Judy blushed. "But you said nobody was bringing gifts!" she exclaimed.

Her friend just giggled. "Don't worry, soon enough you'll understand what I meant."

Judy joined the other guests who had now all settled themselves down onto the various chairs and sofas throughout the large living room. Melissa's grandma, a short woman with smiling blue eyes, stood at one end of the room surrounded by a huge pile of colorfully wrapped gifts. But instead of opening them up, as Judy expected she would, Grandma signaled to a young boy sitting on the edge of his seat and handed him one of the presents. "Happy Birthday!" she smiled.

The boy took the gift and hastily returned to his seat to unwrap it.

Judy sat wide-eyed with astonishment. The process repeated itself time and time again as the older lady handed out gift after gift to each of the guests. Soon Judy felt a tap on the shoulder. "It's your turn," Melissa smiled.

Judy looked up to see Melissa's grandma looking her way with an inviting smile. Slowly Judy approached her. "Happy Birthday to you!" she said warmly as she handed her a beautifully wrapped green package.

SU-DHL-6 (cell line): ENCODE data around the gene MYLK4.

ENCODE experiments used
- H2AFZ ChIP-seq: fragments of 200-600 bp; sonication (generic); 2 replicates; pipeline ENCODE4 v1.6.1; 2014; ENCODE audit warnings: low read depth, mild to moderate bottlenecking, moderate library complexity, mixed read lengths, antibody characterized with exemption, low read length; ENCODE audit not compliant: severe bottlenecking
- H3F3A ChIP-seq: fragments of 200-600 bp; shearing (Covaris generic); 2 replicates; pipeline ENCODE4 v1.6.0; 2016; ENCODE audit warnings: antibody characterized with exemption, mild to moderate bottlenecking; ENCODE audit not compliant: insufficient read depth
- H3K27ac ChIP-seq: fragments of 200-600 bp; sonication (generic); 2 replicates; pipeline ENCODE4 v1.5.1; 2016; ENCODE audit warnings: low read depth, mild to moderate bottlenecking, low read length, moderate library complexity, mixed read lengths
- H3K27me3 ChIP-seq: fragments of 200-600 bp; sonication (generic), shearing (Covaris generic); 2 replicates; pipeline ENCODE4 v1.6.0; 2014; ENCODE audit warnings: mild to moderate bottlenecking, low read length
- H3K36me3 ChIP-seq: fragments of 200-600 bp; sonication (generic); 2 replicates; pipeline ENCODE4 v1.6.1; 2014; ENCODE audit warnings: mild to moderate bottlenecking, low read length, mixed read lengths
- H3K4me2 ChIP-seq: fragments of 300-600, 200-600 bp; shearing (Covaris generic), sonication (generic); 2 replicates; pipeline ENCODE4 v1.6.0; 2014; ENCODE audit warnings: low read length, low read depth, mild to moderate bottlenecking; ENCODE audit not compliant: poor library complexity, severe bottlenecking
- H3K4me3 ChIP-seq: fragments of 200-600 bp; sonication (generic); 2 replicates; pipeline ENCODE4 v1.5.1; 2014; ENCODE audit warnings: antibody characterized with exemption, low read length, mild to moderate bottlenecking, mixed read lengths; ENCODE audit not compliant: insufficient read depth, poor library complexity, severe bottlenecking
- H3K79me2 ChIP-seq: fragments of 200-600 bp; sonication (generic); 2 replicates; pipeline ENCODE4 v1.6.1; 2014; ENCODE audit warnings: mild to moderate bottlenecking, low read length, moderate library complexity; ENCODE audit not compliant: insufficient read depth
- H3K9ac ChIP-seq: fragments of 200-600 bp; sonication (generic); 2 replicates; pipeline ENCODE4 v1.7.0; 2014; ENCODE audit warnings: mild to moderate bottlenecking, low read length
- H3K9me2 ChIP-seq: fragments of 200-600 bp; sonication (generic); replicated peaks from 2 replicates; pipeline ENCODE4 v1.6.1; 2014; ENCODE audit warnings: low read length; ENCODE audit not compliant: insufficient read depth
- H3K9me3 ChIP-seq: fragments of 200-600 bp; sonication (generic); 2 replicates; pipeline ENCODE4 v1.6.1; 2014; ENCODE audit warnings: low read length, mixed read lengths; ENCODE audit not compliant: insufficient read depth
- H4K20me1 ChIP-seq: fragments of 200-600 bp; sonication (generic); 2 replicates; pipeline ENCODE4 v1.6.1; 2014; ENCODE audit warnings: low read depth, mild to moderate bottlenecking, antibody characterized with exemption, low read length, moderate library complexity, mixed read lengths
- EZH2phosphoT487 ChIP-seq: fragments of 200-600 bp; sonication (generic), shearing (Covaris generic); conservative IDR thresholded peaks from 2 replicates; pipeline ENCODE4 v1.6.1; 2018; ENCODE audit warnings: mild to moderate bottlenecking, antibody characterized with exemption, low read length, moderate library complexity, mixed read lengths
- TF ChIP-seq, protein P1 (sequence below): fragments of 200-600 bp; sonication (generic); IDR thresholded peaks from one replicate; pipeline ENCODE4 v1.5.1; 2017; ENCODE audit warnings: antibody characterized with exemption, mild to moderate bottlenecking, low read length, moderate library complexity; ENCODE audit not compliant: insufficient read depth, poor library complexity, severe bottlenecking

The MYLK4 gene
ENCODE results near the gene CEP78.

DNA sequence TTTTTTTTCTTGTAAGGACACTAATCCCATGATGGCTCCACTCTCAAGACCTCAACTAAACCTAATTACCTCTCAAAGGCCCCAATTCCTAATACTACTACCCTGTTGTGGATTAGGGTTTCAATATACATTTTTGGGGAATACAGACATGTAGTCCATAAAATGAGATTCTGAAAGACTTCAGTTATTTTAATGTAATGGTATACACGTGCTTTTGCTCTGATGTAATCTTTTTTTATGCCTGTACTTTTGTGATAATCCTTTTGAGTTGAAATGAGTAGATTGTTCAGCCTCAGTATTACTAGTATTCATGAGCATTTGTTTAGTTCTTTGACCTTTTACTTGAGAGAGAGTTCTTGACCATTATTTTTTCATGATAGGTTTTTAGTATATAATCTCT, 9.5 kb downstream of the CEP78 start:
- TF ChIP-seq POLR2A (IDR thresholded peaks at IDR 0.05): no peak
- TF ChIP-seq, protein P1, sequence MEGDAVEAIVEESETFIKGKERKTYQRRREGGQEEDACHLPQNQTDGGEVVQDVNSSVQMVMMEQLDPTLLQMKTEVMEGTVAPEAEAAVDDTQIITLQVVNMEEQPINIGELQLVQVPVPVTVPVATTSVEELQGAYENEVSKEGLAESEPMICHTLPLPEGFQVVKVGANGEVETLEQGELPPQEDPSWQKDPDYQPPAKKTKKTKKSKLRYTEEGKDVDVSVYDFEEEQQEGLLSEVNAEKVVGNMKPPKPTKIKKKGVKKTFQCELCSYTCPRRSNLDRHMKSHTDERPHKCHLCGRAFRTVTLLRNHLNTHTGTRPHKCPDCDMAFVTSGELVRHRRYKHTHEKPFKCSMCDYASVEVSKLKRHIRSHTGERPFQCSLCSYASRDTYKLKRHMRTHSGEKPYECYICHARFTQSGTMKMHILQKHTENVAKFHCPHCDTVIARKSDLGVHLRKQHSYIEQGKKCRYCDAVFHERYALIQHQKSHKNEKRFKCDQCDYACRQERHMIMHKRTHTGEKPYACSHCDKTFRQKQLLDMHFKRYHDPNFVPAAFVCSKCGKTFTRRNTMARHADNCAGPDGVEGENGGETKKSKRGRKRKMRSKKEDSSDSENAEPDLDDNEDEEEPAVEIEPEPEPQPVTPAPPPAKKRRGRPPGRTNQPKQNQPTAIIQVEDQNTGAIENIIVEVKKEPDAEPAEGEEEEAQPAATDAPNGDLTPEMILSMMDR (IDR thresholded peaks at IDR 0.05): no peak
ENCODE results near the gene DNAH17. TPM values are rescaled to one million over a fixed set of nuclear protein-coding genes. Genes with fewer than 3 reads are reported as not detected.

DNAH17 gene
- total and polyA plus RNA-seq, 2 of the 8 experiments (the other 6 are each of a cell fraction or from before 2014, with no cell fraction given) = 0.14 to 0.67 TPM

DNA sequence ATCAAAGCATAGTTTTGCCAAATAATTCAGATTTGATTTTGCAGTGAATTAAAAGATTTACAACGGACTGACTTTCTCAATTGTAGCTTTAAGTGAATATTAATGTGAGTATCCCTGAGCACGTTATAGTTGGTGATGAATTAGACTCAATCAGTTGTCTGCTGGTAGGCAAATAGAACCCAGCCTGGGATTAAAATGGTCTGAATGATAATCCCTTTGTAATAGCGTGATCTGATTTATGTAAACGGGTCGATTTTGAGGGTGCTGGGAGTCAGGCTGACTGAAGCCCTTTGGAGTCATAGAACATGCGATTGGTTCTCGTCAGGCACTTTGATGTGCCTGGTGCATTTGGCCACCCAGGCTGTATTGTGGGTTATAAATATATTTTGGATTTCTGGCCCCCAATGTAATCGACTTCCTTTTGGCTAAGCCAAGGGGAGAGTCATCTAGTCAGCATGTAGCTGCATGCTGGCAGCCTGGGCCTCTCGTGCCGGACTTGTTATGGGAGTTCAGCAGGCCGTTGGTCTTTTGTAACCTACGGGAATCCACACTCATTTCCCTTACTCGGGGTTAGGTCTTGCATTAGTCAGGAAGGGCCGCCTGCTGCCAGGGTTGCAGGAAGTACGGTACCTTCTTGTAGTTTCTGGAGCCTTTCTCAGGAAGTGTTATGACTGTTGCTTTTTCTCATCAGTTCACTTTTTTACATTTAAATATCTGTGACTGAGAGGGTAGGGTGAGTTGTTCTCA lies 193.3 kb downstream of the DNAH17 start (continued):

Opening it up, Judy found a lovely set of perfumed soaps and shampoos. They seemed as if they had been selected just for her. After the party was over, Judy stayed around to help her friend clean up.

"Melissa! Thanks so much for convincing me to stay. It was abeautiful party. But I just don't get it. Why did your grandma give everyone gifts and wish them a happy birthday if it was her birthday?"

Melissa smiled. "Because that's grandma," she said. "She just loves to give. Years ago she told everyone that no present we could possibly give her would bring her as much joy as she gets out of giving to so many people at one time. That's what Grandma calls a happy birthday. Everyone has a great time -- especially Grandma. Lately some of the kids in our family are starting to do the same thing on their birthdays. And you know what? It really feels good!"

Judy nodded with a new understanding. In fact, her birthday was almost around the corner. "Just maybe," she thought, "I might try a different kind of birthday party this year too."


Ages 3-5

Q. When Judy first saw the big pile of gifts behind Melissa's grandmother, who did she think they were for? Who were they really for?
A. She thought they were all gifts that people gave to Melissa's grandma. But they were really for grandma to give to everyone else.

Q. How did Grandma feel while she was giving away all of the presents?
A. She felt very happy because she got great joy out of giving, and this was a chance for her to give a lot.

Ages 6-9